Another idea to consider with Australian ethnocentrism is theorist Antonio Gramsci’s concept of ‘common sense’. He argues that, while individuals of a social group may hold its conception of the world, the same group may repeat rhetoric that is not their own due to the ideas' prevalence in ‘normal times’. This is when the repetition of ‘common sense’ understandings becomes “not independent and autonomous, but submissive and subordinate” (Gramsci).

Many of the media representations we unpack later in this article can be understood as repetitions of settler-colonial ‘common sense’ which reinforce and value the supposed ‘supremacy’ of white non-Indigenous understandings while trivialising or disregarding First Nations ways.

Consequently, this brings the issue of ethnocentrism beyond individual acts to highlight the extractive nature of settler-colonial nations, which premise themselves on the ‘elimination of the native’ and our ways of being, knowing, and doing (Kauanui). This elimination does not have to be purely genocidal but also includes the appropriation and assimilation of First Nations people, resources, and knowledge.

Mississauga Nishnaabeg writer Leanne Simpson from northern Turtle Island (Canada) argues that

extraction and assimilation go together. Colonialism has always extracted the indigenous … every part of our culture that is seemingly useful to the extractivist mindset gets extracted … and assimilated into the culture of the settlers without regard for the people and the knowledge that created it. (Klein)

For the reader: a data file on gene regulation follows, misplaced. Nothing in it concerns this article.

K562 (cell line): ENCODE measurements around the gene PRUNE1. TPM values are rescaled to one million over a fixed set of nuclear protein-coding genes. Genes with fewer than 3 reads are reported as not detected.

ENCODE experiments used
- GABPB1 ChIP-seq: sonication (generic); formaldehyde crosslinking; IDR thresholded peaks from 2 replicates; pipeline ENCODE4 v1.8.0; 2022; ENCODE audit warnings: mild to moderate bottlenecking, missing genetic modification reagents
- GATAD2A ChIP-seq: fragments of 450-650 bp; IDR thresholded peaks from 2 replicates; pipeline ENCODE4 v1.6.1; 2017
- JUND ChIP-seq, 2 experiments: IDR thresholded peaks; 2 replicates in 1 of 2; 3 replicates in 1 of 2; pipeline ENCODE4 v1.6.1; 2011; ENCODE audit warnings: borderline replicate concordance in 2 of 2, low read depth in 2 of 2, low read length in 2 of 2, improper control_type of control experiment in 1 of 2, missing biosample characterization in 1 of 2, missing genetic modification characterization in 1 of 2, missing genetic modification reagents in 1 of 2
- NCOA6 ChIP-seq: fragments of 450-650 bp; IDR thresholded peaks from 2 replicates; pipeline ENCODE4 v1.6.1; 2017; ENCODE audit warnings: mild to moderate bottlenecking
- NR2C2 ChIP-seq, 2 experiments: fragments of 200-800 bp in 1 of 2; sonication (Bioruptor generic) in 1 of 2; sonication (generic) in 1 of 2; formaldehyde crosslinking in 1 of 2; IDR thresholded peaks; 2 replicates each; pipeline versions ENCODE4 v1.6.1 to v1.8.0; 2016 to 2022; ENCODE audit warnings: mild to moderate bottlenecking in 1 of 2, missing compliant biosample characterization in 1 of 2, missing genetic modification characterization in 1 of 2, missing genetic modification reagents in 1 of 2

In our analysis of media representations below, we will see many examples of what this section seeks to explain. Media will trivialise or dismiss First Nations people and knowledge through extraction, appropriation, and assimilation of our resources into their own ethnocentric understandings.

Tea Tree Oil Use in ‘Australia’, 1990s-2020s

 In the 1990s, as Tea Tree oil began to expand in the market, the Australian Financial Review published an article entitled “Bringing Tea-Tree Oil Out of the Swamp” (Brown). The article’s provocative introduction asserted:

the world's first big plantation producer of tea-tree oil discovered early that its product's folksy image was not easy to shed. Decades of labelling as a bush remedy was a disadvantage when the product was eventually promoted as scientifically proven medicine. However, the company has succeeded in convincing consumers that the native product is a quality one, and the result has been the birth of a new industry.

In deconstructing these assertions through a Bundjalung lens we have much to say!

Firstly, it is a peculiarly Western lens which denigrates swampland. The late anthropologist Deborah Bird Rose (1996) gave voice to many of the Aboriginal perspectives which she had heard, contending that ‘wilderness’ is a construction of the West. For Aboriginal people, swamp is still sacred: it is the home of the Tea Tree and is not perceived as lesser, but rather as an interdependent element of the broader landscape, of the health of waterways, teeming with food and medicines.